If you are going to splice into the power cable between the camera and the adapter and then connect it to the low voltage hardwire to where you want it you will want to take the following points below into consideration. (The power run then could be from the Power outlet to the adapter, out of the adapter via the USB plug end of cable which is cut and spliced into the hardwire. At the other end of the hardwire, connect to the end of the cut cable which is still connected into camera. Where you cut the cable from the camera to the USB plug would be determined on local requirements as to distance etc from hardwire cable point and also power adapter location distance to hardwire location. The above is also assuming that the house hardwire that you are using is isolated from the rest of the house low voltage wiring if this is what you meant and you are only using it as a convenient way to get to the desired location..
1. Ensure that the polarity of the connection is correct.i.e. That the +ve output wire from the power adapter is connected to the positive input wire of the camera via the low voltage hardwire and the -ve output wire from the power adapter is connected to the negative input wire of the camera via the low voltage hardwire.
In other words the red wire in the spliced camera cable connects to the same colour wire in the hardwire cable at both ends and the black wire connects to the other colour wire in the hardwire cable at both ends. I do not know if the camera has reverse voltage protection or not so it is important to get it right as a reversed connection could possibly damage the camera.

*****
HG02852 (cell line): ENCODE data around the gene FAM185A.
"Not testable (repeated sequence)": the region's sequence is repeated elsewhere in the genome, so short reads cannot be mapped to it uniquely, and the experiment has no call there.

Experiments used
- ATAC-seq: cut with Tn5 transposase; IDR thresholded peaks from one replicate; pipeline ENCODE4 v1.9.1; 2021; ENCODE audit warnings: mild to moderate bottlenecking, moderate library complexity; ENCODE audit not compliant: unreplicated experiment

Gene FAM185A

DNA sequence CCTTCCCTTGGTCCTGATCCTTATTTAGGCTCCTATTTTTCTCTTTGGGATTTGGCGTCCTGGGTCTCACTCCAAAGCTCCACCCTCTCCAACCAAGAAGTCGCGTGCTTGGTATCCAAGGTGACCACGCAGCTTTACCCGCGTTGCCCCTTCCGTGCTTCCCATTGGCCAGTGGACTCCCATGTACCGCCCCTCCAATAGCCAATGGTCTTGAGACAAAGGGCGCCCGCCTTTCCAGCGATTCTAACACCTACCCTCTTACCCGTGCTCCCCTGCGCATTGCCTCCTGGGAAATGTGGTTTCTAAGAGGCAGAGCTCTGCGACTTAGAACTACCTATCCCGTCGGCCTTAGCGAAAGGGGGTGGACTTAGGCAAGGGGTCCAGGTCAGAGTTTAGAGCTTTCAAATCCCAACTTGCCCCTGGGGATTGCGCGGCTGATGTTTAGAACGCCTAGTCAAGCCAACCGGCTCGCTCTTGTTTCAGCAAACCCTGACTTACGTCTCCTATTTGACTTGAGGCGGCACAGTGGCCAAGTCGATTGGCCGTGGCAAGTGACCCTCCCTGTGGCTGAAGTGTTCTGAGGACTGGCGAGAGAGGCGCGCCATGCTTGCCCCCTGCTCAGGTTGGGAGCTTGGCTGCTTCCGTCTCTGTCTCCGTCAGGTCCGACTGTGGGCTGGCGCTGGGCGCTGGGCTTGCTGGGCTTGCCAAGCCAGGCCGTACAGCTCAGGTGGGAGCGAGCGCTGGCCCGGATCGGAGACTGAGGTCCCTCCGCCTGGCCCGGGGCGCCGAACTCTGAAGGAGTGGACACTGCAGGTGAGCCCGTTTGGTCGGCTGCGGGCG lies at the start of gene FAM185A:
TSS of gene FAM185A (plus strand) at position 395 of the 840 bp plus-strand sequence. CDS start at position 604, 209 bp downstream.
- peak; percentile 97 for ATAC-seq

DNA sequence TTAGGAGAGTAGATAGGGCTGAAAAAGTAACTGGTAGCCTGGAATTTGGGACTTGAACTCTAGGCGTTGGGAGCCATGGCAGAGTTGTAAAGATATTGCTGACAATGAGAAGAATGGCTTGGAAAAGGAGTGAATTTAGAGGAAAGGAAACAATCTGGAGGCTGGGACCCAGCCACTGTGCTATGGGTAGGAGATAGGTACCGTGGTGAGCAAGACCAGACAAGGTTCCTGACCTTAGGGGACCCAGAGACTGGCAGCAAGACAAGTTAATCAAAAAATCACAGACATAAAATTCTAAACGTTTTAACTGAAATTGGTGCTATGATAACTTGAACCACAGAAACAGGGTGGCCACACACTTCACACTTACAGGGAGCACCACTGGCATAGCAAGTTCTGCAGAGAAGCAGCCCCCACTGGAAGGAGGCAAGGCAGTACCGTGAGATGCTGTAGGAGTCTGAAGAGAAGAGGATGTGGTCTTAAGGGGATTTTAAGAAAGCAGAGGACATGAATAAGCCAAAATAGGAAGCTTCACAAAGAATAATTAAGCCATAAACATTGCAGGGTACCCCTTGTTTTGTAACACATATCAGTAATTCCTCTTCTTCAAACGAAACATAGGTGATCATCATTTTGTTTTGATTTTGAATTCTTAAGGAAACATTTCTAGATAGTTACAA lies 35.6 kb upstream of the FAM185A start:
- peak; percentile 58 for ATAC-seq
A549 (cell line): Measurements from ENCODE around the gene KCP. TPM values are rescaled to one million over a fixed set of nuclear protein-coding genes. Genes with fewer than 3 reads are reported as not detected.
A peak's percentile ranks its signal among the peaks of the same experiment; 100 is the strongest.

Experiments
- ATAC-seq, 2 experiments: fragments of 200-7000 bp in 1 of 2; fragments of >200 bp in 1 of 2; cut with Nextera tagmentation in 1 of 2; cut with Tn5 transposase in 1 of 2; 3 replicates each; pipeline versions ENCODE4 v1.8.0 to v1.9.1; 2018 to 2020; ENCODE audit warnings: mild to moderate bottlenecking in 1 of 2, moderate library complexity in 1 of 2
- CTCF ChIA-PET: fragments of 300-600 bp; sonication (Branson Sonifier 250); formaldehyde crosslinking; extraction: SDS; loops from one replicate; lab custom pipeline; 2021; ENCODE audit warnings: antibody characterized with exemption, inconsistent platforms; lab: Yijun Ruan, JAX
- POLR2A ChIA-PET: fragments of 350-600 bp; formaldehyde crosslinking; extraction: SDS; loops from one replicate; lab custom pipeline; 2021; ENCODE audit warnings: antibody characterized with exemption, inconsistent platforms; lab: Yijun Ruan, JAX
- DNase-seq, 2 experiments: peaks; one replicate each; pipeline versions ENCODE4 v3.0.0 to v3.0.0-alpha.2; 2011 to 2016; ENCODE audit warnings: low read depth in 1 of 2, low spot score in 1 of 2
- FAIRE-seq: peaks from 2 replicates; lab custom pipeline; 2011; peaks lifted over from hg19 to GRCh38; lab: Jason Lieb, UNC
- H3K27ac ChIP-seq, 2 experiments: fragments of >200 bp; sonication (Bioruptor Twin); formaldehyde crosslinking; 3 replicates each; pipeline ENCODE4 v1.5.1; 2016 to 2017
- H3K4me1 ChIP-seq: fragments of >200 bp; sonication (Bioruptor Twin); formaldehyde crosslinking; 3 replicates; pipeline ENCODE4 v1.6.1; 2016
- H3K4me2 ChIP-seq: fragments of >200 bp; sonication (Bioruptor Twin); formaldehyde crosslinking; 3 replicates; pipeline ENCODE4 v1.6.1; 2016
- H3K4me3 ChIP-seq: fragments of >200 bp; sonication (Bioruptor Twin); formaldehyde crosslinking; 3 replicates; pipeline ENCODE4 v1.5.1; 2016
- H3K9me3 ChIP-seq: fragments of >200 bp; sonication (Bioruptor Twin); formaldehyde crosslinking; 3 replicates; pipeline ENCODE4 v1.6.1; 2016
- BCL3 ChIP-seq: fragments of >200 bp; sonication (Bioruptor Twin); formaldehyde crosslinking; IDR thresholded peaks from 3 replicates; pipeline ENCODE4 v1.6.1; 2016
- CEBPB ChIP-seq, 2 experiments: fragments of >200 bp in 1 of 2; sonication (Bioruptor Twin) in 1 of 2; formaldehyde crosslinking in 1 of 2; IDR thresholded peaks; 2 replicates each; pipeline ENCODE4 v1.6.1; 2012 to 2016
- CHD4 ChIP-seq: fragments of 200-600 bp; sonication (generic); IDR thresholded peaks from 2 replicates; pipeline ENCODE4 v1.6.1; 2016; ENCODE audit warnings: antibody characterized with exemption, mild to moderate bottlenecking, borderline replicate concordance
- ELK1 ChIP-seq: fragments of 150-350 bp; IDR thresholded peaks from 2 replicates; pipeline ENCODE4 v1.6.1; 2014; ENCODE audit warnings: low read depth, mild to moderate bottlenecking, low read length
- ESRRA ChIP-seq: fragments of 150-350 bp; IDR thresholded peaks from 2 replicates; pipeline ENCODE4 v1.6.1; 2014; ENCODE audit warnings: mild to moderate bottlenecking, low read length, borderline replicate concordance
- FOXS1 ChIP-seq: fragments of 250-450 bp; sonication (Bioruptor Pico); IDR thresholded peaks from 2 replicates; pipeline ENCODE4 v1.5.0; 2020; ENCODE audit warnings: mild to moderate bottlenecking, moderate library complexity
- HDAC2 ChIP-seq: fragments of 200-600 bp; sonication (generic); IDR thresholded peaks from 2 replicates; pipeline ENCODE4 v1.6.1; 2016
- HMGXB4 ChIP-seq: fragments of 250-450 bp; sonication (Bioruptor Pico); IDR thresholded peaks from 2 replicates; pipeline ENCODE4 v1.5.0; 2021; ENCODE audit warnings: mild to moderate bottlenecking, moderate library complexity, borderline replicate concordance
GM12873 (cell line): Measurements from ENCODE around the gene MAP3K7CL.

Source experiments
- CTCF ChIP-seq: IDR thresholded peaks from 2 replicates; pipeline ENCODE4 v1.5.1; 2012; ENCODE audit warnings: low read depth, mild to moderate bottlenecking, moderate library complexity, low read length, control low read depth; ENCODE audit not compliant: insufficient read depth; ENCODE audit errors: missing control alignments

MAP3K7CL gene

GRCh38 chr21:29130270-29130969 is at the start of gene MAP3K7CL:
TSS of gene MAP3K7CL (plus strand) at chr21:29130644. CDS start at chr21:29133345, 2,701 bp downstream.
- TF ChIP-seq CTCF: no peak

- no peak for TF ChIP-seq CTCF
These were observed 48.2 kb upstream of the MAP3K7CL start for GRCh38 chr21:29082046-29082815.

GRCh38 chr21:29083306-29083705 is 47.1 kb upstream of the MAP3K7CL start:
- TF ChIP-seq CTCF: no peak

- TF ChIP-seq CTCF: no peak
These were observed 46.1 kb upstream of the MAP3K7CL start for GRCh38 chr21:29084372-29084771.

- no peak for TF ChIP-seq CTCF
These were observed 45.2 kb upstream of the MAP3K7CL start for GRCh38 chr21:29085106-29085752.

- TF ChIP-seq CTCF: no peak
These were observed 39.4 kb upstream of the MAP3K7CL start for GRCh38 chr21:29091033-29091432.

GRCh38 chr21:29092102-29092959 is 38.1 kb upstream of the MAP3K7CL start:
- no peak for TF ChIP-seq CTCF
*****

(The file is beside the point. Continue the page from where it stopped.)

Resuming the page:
2. If you have problems with the camera's display or even that it doesn't work after installation it may be because that due to the extra distance involved in the power supply feed path that there is not enough voltage being supplied to the camera for it to function correctly.
Here are the power requirements of the camera. camera specs (Scroll down to Tech Specs and click on see more)
AC adapter input: 100-240V AC, 50/60Hz, 0.2A
AC adapter output: 5V DC, 1.4A
Camera input: 5V DC, 1.0A
''An example ''of what I mean is as follows.
If the cable distance from the power adapter to the camera is 30' then the actual distance for the power is 60'. (Return loop path distance)
Using 18 gauge wire as the wire thickness of the hardwire and assuming it is the same for the Nest Cam cable the resistance of the cable is .383 Ohms. cable resistance calculator Using Ohms law the voltage drop across the cable when 1A of current is needed is (E=IR) 0.383V DC. The camera needs 5V to work correctly but it will only get 4.617V because of the cable losses. I do not know if this is sufficient for the camera to operate correctly or not.
If it doesn't work properly and you have more than the 2 wires in the hardwire cable (hopefully you have 4 wires) then try connecting the red wire to two wires in the cable at both ends and the same with the black wire, connect it to the other two wires at both ends. That way the resistance will drop and therefore so will the voltage loss. It will drop to about .196V therefore the voltage available to the camera will increase to 4.804V which is closer to the 5V operating voltage of the camera.
The above as stated is an example, all I am really saying is that for the camera to operate correctly, given that you may be introducing extra length to the designed power feed then you need to be aware of the factors which might affect performance, i.e. distance of power feed, gauge of power feed wire and supply voltage value.
Hopefully this is of some help.
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